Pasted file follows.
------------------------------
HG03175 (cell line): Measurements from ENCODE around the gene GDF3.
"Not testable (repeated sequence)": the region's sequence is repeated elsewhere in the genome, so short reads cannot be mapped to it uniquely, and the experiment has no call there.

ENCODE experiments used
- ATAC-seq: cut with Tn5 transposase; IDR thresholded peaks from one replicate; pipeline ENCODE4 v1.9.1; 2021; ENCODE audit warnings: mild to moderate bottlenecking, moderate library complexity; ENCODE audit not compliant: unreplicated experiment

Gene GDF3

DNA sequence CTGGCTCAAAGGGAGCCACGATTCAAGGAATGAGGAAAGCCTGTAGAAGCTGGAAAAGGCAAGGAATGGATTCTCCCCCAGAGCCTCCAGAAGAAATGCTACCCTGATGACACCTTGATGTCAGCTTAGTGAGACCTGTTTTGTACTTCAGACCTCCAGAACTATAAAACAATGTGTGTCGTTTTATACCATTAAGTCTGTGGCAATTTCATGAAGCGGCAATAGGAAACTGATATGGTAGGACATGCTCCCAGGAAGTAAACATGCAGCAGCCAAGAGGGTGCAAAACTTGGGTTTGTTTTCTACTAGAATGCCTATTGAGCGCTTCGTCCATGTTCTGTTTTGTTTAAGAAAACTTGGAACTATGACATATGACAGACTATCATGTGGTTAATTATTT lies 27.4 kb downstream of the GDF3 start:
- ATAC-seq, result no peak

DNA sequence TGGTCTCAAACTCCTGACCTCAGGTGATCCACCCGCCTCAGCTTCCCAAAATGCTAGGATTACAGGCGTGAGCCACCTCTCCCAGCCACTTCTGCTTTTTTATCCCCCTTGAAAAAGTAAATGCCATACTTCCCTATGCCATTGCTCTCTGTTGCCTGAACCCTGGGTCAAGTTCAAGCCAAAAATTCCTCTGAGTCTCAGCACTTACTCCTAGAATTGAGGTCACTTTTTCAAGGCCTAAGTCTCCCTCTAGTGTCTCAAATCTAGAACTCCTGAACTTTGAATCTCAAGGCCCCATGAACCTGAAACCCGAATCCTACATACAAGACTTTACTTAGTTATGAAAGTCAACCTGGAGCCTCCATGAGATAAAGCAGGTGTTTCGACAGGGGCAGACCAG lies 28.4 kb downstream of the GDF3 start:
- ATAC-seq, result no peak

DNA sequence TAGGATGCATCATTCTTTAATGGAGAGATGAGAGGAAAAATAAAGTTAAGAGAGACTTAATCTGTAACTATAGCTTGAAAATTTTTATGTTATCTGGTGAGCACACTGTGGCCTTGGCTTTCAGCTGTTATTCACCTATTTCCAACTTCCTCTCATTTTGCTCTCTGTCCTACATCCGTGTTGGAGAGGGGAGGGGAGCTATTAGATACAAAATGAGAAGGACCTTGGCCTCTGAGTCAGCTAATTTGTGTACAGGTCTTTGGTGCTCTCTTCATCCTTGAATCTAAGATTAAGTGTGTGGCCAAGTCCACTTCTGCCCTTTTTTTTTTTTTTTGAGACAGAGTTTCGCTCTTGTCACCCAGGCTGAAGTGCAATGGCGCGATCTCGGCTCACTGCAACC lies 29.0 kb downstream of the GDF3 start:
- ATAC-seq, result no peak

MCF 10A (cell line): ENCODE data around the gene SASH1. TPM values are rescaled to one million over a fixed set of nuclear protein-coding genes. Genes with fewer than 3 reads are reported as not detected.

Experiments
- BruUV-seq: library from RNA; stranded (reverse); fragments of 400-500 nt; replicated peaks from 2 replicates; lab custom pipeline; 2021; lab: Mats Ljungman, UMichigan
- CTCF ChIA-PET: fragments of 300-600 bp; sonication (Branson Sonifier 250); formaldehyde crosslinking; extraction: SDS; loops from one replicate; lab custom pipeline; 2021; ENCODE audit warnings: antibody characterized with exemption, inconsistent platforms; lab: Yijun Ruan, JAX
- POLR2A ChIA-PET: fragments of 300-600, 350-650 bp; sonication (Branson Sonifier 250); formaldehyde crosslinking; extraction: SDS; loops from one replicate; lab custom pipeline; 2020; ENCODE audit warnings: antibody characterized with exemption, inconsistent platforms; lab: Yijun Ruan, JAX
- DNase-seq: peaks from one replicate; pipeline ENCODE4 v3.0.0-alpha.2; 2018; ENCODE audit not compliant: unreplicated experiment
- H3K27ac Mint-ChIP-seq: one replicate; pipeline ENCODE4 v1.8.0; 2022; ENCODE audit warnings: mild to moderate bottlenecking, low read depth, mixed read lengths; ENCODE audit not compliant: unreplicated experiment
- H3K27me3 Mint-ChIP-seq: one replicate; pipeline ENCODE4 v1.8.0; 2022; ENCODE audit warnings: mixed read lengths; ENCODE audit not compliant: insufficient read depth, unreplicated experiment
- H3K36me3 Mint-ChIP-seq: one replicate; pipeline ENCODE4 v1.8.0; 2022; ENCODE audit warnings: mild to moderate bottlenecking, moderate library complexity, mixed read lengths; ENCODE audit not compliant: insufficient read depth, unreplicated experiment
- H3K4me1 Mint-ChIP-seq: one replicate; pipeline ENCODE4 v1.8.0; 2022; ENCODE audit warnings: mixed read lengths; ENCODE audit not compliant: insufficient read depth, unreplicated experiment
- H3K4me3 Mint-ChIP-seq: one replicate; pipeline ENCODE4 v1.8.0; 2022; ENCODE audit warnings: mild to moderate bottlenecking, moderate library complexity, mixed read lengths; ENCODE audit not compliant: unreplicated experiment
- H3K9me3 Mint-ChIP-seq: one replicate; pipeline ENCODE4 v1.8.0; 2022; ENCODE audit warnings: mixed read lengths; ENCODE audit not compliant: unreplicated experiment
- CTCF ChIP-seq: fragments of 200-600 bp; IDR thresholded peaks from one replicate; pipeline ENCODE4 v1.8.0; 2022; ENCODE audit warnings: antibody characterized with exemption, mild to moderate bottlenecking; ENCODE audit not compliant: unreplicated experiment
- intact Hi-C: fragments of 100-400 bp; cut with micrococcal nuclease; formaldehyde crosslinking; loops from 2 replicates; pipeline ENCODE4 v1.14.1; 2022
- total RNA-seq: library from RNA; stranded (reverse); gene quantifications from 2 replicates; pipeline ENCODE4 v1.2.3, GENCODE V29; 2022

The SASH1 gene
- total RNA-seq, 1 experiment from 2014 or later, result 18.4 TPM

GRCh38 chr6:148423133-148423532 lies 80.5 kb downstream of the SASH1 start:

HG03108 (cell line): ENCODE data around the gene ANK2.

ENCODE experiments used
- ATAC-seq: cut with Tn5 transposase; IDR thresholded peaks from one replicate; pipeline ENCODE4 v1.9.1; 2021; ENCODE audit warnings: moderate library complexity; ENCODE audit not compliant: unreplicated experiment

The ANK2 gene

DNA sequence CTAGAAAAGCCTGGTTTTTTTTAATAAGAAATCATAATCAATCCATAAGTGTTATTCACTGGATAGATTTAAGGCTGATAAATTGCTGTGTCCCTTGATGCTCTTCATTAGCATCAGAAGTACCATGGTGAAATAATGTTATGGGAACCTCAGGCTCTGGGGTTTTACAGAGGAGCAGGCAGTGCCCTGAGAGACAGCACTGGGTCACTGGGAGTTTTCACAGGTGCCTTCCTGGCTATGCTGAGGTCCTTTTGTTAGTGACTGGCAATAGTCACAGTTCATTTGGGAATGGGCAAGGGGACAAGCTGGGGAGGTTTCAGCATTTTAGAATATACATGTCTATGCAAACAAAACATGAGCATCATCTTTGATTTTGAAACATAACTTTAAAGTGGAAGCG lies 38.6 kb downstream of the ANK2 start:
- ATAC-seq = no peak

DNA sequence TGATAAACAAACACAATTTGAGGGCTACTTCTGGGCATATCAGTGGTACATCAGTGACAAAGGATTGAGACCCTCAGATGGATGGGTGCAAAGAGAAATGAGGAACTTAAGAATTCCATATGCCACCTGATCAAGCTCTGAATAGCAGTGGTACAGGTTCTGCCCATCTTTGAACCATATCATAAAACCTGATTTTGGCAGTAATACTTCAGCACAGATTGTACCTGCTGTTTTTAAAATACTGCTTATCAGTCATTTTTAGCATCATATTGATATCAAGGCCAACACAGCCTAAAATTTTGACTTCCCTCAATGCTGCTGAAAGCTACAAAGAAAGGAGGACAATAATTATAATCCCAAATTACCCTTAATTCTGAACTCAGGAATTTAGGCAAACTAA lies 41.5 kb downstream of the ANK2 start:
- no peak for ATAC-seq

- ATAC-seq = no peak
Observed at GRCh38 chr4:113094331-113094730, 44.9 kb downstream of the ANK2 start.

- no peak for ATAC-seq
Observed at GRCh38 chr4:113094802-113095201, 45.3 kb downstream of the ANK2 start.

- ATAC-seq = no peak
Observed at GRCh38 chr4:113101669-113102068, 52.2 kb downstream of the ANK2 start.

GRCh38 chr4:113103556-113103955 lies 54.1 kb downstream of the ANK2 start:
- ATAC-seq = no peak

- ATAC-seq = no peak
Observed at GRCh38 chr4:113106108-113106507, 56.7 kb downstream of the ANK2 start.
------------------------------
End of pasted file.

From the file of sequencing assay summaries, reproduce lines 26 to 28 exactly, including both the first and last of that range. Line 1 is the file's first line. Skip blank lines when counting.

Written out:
- total RNA-seq: library from RNA; stranded (reverse); gene quantifications from 2 replicates; pipeline ENCODE4 v1.2.3, GENCODE V29; 2022

The SASH1 gene
- total RNA-seq, 1 experiment from 2014 or later, result 18.4 TPM